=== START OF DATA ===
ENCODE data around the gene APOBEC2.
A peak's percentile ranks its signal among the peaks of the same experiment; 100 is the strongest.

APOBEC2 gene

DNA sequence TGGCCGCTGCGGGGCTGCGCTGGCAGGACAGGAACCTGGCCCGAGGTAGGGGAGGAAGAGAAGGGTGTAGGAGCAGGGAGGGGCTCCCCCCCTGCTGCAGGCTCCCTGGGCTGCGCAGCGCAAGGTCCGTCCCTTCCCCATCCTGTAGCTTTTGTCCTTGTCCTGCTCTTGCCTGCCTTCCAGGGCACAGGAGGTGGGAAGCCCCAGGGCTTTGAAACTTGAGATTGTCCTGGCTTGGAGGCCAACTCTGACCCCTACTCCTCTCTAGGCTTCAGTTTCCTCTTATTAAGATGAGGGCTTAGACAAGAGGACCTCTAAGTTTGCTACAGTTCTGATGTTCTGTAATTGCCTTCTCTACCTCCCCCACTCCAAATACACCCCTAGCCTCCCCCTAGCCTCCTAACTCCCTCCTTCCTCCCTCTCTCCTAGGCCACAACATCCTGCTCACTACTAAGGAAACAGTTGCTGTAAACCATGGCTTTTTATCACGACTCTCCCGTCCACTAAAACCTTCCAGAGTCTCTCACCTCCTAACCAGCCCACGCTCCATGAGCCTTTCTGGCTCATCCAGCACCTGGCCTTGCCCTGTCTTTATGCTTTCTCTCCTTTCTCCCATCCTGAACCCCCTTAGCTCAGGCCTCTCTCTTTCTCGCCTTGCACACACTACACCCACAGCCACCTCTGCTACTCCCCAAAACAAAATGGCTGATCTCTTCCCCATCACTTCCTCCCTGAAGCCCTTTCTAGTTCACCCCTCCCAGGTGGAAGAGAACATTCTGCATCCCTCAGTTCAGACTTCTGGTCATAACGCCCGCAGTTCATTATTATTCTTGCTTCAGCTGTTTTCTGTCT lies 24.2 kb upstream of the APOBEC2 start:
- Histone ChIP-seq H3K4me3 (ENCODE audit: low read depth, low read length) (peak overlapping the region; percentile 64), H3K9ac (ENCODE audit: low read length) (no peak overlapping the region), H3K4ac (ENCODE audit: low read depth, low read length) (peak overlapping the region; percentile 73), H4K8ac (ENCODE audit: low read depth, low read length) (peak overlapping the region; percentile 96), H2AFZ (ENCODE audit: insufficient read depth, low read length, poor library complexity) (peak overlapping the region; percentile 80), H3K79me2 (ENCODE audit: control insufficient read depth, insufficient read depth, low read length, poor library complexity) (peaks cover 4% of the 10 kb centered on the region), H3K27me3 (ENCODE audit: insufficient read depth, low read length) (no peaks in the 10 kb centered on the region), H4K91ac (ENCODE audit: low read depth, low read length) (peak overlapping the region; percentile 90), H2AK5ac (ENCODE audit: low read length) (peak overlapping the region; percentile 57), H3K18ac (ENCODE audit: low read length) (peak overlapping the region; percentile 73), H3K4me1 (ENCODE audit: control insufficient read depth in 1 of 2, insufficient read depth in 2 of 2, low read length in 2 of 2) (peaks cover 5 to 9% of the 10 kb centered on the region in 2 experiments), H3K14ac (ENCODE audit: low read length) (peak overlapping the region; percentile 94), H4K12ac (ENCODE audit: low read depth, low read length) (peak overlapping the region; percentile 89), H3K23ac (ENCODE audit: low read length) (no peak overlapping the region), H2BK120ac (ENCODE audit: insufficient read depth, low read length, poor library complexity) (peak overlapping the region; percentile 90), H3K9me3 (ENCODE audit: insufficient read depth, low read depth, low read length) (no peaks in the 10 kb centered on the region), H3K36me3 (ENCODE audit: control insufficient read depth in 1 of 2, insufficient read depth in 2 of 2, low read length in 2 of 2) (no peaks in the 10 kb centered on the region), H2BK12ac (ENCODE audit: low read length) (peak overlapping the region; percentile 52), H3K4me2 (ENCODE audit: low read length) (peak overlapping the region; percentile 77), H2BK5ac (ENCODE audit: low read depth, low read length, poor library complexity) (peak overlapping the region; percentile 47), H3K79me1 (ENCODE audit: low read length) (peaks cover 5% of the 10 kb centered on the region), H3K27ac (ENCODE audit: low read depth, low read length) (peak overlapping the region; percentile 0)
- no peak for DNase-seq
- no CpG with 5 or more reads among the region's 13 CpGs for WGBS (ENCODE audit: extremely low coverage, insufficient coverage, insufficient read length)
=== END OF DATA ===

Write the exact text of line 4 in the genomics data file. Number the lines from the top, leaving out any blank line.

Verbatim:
DNA sequence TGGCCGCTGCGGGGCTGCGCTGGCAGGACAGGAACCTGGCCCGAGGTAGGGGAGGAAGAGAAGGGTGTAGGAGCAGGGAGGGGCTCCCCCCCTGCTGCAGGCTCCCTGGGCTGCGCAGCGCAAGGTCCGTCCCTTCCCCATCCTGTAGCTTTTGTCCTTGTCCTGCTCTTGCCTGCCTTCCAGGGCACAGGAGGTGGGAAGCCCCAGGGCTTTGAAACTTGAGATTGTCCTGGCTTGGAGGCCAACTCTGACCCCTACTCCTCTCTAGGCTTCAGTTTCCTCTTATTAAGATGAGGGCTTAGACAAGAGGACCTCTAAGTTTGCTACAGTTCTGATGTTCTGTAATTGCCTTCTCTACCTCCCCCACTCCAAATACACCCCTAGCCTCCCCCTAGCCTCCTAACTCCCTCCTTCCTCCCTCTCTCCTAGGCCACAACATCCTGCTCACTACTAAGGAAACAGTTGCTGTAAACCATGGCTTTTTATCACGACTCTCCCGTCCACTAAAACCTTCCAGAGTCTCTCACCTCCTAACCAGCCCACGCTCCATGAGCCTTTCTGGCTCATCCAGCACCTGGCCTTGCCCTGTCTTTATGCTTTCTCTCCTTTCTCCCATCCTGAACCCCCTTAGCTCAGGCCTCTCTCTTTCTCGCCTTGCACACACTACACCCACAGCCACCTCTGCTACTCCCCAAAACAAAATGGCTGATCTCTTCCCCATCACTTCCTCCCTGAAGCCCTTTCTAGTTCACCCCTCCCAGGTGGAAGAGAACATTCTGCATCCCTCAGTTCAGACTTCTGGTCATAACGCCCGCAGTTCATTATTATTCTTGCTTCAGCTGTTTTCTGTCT lies 24.2 kb upstream of the APOBEC2 start: